3. reslez

    “More education” Is certainly a palatable recommendation for anyone who’d like to avoid the truly difficult work of “reshaping” the economy, which will require breaking a few gold-plated rice bowls (as Lambert likes to say). Ideally, education teaches people to think. These days, however, the universities are in the grip of managerial crapifiers, treated as little more than conveyer belts leading to certifications and debt. STEM unemployment is significant at all levels. I’ve even seen discussion lately that unemployed (male) STEM graduates are more likely to turn to vigilantism and terrorism. Be careful what you wish for.

    1. washunate

      That struck me, also. How does an interview touching upon topics like mass incarceration and the misuse of GDP end up with a platitude about education being the number one priority?

    2. Lexington

      Couldn’t agree more.

      As befits an MIT professor Temin’s critique is pretty weak tea and doesn’t come anywhere close to examining key dogmas of the American establishment, such as America is a “meritocracy” (it presumably did right by Prof. Temin, after all), and the meritocracy works, it’s just that many disadvantaged Americans are unable to take advantage of it for want of access to higher education. If everyone could just get a business or engineering degree and join the FTE elite everything would be fine!

      1. participant-observer-observed

        As if a society that only values FTE workers/expertise is somehow worthwhile and satisfying.

        He hints at ‘sports, history, and arts’ but only as a ‘measurement problem’ as if nobody at MIT has every heard of qualitative research methodology.

  4. Durans

    I had a little trouble getting through this, I don’t really disagree with most of it, in fact you can say it is only one letter that I have a major problem with. That letter is “E”, specifically the E in the FTE acronym he made.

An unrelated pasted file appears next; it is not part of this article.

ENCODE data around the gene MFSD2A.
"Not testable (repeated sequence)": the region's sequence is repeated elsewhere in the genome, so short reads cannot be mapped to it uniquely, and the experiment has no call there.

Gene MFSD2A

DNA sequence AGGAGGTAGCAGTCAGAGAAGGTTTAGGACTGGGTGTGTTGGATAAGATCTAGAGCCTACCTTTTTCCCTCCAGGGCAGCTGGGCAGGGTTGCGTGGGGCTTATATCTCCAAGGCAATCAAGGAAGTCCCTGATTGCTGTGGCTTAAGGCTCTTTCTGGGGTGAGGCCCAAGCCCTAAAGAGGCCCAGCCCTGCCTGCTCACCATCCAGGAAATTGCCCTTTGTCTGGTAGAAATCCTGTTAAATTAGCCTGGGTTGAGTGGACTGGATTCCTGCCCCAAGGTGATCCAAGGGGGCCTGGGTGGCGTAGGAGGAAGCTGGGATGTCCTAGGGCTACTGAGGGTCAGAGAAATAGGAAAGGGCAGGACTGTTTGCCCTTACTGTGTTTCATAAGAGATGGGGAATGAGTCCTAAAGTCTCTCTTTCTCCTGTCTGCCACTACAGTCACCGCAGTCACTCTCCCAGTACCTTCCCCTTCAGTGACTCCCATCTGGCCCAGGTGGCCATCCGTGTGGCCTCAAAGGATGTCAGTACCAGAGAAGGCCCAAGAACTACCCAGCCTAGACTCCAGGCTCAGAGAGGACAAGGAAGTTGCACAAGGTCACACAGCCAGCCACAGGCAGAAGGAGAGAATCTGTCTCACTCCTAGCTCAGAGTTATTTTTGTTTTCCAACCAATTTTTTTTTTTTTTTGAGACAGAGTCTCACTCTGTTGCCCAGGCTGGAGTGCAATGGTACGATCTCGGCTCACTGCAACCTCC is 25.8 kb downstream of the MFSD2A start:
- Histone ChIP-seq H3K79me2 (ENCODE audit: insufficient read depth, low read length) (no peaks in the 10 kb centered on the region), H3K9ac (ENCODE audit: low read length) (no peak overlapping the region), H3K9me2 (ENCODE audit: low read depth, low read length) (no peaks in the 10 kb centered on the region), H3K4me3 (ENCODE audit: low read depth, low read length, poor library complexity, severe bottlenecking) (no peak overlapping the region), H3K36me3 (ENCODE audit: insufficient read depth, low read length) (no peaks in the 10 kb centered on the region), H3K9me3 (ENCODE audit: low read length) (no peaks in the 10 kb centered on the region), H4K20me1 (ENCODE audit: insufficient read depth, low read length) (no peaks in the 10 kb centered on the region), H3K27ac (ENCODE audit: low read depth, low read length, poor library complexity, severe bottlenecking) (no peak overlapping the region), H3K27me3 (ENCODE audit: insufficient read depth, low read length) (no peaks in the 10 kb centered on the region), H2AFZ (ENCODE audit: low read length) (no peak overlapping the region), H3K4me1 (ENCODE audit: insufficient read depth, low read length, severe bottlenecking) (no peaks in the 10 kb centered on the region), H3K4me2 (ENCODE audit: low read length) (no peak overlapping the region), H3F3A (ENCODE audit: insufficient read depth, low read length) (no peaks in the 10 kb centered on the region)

The US has an electronics industry? Don’t make me laugh.

    Okay we do have an electronics industry, but big enough to get included as one of three industries that make up the new economy? I don’t think so. The US electronics industry is only somewhat less dead than it’s manufacturing industry.

    The US electronics industry field is littered with decayed husks of behemoths long since dead. Wandering among them are a few survivors with shrunken and withered bodies, pale shadows of their former selves. A few small creatures still scurry around, having found a niche in which they can survive. The only ones that made it out okay have left for better lands elsewhere, becoming global, no longer truly considering this land home. Over all the land is desolate, its better days having past with no sign of ever coming back.

    1. Lexington

      The US has an electronics industry? Don’t make me laugh.

      Well the US has Apple. Even if it’s basically a Chinese corporation run by American nationals from California.

      Presumably that’s what establishment insiders like Temin understand by an “electronics industry”.

    2. Carla

      The acronym should FTR: Finance, Technology and Robbery. Oh, nevermind. The F and the T fold perfectly into the R, so all we need is R anyway. Very disappointing interview. We have to fix the political system first, because all of our “economic” problems are in fact, political ones. I guess PT hints at that, but then he falls back on “education” as the solution. Really weak.

      1. Malcolm MacLeod,MD

        Carla: You cut to the the chase quite well. It’s true that some education, or
        at least the appearance of it, is good, but what is becoming more important
        in the upper echelons is a fat slice of larceny, and this will get you further
        faster than a Phi Beta Kappa pin. This is already commonly acknowledged
        and practiced world wide.

  5. Paul Tioxon